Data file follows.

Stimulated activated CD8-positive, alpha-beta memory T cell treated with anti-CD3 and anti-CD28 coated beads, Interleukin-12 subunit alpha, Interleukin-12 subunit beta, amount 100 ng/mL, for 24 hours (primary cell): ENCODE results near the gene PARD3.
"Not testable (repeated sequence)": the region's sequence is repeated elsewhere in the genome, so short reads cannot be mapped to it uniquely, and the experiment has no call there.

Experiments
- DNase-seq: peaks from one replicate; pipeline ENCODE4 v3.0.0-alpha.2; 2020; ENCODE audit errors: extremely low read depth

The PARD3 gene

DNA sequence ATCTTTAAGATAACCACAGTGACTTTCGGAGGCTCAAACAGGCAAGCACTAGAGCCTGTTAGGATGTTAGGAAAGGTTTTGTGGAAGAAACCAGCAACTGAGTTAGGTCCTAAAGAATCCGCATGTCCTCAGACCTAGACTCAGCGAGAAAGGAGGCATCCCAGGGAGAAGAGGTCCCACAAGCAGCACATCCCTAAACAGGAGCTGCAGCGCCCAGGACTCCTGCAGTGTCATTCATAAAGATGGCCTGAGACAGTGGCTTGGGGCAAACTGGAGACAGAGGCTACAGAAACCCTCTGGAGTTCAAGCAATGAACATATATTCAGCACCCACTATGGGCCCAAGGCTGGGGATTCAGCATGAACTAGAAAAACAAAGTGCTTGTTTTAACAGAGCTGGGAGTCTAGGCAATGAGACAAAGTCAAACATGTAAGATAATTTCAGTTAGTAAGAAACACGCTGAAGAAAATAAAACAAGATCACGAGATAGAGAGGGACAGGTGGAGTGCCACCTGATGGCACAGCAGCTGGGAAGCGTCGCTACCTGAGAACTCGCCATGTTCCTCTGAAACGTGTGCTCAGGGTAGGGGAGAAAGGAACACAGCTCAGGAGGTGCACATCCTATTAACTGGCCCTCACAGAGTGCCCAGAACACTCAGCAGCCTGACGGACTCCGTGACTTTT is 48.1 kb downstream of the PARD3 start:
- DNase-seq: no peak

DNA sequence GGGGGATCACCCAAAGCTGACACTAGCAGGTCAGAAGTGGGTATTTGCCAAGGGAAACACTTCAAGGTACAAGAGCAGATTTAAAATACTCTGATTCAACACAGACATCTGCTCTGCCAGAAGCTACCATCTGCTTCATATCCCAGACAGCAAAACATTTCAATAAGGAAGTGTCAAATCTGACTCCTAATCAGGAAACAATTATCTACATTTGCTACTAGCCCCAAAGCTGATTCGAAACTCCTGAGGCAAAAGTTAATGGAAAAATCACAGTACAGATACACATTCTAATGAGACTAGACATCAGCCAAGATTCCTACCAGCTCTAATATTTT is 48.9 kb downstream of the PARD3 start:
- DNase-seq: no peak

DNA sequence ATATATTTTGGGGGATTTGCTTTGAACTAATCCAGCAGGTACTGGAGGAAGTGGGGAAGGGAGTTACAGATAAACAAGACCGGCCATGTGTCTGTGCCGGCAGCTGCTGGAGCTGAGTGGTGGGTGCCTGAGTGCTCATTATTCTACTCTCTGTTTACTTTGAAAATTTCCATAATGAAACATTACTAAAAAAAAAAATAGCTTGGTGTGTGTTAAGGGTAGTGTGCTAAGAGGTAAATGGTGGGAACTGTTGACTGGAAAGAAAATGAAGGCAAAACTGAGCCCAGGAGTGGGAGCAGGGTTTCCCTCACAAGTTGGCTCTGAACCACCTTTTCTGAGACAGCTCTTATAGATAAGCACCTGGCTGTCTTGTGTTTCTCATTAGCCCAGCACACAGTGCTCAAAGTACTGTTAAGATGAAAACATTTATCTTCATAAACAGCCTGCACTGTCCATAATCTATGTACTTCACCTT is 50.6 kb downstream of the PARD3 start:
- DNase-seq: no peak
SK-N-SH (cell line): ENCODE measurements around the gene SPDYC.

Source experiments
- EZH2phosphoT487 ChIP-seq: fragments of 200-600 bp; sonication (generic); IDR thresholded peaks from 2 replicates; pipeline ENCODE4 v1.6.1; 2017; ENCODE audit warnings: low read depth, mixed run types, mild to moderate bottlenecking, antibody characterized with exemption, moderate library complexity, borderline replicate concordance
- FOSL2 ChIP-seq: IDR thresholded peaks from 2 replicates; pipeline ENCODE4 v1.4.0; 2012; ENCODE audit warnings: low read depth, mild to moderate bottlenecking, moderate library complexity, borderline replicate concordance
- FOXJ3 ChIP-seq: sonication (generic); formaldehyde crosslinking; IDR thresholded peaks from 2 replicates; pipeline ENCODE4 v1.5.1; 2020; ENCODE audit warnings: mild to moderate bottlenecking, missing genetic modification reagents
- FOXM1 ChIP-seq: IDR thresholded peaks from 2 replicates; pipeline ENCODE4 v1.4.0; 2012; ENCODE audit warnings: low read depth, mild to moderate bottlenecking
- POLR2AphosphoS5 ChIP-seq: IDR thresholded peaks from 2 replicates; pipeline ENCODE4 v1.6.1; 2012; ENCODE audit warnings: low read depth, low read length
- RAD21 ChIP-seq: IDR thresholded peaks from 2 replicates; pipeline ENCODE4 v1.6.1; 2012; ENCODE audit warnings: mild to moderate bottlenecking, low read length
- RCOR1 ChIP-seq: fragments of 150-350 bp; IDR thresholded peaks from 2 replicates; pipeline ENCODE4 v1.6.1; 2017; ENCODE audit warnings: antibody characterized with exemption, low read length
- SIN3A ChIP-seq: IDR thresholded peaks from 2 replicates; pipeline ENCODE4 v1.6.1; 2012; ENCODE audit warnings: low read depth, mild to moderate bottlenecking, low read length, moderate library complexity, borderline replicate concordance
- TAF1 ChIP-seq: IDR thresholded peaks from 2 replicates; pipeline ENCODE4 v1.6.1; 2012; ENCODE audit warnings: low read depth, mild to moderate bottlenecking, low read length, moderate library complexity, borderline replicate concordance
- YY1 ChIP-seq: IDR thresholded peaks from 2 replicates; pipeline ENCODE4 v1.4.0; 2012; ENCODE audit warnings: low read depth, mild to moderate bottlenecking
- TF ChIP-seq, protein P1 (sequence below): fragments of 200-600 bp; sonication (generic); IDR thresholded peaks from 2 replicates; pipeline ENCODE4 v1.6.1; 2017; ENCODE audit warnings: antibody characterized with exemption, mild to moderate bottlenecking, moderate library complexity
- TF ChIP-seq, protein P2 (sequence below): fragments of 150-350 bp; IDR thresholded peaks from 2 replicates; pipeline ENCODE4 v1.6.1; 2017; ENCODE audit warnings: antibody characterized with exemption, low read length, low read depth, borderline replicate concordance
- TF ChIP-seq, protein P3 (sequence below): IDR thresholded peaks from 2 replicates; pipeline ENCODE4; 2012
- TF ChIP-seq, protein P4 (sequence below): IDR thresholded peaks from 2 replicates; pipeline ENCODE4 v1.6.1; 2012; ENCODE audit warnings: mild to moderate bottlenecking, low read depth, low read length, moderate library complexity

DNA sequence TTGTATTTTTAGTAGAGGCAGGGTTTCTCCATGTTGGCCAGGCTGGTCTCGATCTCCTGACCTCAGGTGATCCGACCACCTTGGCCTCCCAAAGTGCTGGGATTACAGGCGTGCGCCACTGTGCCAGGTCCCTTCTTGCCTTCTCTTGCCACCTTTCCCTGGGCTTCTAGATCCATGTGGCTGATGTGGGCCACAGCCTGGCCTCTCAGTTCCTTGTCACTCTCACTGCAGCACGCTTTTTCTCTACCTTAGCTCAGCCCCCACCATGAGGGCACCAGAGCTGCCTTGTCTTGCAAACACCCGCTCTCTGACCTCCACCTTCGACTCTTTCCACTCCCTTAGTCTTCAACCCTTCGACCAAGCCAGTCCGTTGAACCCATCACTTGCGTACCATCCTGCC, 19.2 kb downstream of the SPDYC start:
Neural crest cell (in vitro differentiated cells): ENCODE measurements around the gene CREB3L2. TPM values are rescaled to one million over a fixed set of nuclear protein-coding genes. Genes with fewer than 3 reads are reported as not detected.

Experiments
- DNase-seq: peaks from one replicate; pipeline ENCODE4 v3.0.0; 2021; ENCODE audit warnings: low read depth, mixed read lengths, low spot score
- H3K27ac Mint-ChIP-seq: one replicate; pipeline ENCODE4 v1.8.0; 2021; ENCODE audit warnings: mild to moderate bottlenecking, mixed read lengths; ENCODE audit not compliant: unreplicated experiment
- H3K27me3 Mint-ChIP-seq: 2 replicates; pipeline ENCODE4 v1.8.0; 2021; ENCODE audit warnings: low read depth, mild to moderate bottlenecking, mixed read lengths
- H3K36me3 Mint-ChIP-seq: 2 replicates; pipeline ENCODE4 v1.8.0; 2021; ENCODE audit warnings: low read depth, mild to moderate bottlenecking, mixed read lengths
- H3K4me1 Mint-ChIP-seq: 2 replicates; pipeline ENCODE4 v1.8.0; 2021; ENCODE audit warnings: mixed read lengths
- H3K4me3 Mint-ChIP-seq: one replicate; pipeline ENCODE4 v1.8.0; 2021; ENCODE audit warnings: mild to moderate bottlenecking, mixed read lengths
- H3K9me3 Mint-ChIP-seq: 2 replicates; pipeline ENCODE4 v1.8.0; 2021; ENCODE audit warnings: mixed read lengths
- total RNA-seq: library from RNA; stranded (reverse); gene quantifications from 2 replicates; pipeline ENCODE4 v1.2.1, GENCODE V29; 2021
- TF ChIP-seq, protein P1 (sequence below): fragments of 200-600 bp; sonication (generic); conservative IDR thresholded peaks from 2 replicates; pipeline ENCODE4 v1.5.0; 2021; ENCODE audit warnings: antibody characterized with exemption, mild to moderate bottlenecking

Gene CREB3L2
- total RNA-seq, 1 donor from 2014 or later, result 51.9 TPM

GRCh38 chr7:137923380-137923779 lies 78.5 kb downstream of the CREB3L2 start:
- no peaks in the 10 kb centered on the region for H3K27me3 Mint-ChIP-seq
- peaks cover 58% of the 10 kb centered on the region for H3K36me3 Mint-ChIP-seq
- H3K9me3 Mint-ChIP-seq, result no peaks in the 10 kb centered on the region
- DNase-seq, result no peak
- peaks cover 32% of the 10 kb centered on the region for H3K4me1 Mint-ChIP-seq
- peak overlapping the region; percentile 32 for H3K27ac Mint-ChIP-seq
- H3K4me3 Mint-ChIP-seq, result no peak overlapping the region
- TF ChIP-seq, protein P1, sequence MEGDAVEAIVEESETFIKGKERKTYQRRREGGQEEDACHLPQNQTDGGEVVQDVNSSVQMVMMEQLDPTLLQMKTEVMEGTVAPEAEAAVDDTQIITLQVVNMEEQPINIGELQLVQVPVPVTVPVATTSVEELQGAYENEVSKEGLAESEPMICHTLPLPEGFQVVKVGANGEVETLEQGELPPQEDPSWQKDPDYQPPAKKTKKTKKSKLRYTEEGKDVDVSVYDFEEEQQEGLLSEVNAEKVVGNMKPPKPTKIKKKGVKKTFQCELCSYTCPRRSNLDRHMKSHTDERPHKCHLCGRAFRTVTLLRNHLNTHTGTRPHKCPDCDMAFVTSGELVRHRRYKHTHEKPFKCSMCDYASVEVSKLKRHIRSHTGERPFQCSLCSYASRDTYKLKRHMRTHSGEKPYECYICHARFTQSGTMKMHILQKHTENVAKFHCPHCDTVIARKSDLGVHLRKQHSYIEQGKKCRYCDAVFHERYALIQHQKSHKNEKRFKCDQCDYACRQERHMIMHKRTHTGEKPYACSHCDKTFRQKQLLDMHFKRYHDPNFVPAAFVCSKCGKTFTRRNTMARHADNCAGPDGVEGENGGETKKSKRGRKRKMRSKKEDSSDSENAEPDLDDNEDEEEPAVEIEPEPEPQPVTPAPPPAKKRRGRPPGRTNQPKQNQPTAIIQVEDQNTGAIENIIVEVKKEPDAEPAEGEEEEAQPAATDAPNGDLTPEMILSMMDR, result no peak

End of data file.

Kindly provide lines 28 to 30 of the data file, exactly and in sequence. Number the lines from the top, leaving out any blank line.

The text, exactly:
DNA sequence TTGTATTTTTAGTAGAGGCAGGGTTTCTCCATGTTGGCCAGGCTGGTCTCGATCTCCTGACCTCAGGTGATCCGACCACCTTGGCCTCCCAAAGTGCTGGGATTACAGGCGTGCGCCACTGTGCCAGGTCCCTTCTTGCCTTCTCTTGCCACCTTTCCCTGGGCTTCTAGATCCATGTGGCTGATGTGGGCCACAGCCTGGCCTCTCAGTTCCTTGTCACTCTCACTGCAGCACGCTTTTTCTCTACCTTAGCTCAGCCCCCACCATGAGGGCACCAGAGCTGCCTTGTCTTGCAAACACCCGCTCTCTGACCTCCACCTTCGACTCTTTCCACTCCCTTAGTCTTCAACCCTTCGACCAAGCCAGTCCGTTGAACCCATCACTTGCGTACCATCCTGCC, 19.2 kb downstream of the SPDYC start:
Neural crest cell (in vitro differentiated cells): ENCODE measurements around the gene CREB3L2. TPM values are rescaled to one million over a fixed set of nuclear protein-coding genes. Genes with fewer than 3 reads are reported as not detected.

Experiments